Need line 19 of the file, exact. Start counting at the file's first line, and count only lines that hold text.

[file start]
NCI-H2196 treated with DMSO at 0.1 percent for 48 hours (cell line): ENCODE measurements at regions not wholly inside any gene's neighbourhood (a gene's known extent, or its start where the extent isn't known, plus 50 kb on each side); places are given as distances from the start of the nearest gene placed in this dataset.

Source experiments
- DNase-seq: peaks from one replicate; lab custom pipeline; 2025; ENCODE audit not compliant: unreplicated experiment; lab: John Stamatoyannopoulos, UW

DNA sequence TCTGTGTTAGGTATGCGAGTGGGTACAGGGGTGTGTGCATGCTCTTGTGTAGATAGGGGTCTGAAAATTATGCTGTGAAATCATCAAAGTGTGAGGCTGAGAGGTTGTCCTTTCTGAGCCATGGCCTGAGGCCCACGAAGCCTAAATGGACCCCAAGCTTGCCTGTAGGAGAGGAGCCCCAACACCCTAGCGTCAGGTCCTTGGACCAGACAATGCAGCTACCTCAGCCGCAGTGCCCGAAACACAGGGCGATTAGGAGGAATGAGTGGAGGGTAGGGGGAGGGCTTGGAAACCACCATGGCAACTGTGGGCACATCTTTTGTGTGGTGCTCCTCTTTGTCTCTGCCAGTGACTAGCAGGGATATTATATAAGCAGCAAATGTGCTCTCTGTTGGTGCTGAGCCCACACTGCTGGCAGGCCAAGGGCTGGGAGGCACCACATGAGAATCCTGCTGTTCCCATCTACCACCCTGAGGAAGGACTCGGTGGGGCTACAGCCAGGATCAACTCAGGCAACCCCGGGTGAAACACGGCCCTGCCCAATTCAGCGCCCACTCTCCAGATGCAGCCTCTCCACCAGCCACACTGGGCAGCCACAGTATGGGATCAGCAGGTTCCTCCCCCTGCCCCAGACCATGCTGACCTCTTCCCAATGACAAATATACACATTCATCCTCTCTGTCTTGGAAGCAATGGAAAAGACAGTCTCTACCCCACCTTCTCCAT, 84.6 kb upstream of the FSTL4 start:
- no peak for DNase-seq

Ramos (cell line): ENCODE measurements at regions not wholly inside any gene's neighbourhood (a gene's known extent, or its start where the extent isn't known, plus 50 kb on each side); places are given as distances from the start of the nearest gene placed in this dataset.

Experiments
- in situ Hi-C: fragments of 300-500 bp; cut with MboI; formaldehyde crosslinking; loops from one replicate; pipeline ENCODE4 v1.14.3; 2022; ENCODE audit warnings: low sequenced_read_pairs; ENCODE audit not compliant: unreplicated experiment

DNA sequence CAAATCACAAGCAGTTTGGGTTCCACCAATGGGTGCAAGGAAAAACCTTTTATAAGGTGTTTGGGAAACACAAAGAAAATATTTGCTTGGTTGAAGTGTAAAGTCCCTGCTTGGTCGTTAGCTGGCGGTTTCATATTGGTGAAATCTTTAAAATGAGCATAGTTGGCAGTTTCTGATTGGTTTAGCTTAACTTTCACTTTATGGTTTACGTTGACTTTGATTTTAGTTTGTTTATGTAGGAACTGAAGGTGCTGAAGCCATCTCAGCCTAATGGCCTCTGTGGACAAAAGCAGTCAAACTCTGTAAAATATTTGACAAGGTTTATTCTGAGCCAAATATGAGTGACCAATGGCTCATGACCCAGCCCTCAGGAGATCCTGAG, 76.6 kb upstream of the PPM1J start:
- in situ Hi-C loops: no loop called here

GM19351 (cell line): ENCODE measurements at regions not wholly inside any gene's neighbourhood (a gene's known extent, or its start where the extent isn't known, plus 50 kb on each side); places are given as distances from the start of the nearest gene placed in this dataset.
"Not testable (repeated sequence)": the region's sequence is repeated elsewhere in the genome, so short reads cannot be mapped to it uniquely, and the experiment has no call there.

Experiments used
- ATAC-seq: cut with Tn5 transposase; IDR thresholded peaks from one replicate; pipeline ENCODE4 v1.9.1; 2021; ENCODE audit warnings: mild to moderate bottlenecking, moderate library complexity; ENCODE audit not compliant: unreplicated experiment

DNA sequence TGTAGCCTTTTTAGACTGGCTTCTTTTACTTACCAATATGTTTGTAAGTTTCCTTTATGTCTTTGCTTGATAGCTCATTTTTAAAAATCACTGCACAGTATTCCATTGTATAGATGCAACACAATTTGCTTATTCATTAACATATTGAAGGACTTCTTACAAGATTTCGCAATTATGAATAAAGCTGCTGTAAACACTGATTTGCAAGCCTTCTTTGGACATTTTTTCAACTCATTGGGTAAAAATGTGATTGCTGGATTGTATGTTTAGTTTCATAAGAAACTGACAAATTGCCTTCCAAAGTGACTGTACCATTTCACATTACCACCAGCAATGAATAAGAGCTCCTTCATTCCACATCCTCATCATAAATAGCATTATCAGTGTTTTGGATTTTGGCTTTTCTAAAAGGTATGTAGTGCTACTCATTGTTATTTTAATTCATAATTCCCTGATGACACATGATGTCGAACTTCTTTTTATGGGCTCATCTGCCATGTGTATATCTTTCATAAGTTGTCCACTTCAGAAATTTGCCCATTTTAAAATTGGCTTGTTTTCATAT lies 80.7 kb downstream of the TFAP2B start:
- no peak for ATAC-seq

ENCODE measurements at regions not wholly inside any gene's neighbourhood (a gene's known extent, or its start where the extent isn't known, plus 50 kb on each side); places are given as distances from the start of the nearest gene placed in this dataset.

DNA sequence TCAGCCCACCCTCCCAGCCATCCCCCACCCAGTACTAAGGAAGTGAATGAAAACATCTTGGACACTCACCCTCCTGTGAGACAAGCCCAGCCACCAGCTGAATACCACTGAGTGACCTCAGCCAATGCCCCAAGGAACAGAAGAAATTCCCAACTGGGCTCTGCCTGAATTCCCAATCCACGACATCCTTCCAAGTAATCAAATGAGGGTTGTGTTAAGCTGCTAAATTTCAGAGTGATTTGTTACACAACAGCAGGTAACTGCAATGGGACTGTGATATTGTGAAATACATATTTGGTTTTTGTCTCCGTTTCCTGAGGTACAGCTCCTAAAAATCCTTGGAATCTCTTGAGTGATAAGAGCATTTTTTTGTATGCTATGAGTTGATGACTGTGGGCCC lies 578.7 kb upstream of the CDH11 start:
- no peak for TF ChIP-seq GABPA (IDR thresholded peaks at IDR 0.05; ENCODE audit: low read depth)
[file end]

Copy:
- no peak for TF ChIP-seq GABPA (IDR thresholded peaks at IDR 0.05; ENCODE audit: low read depth)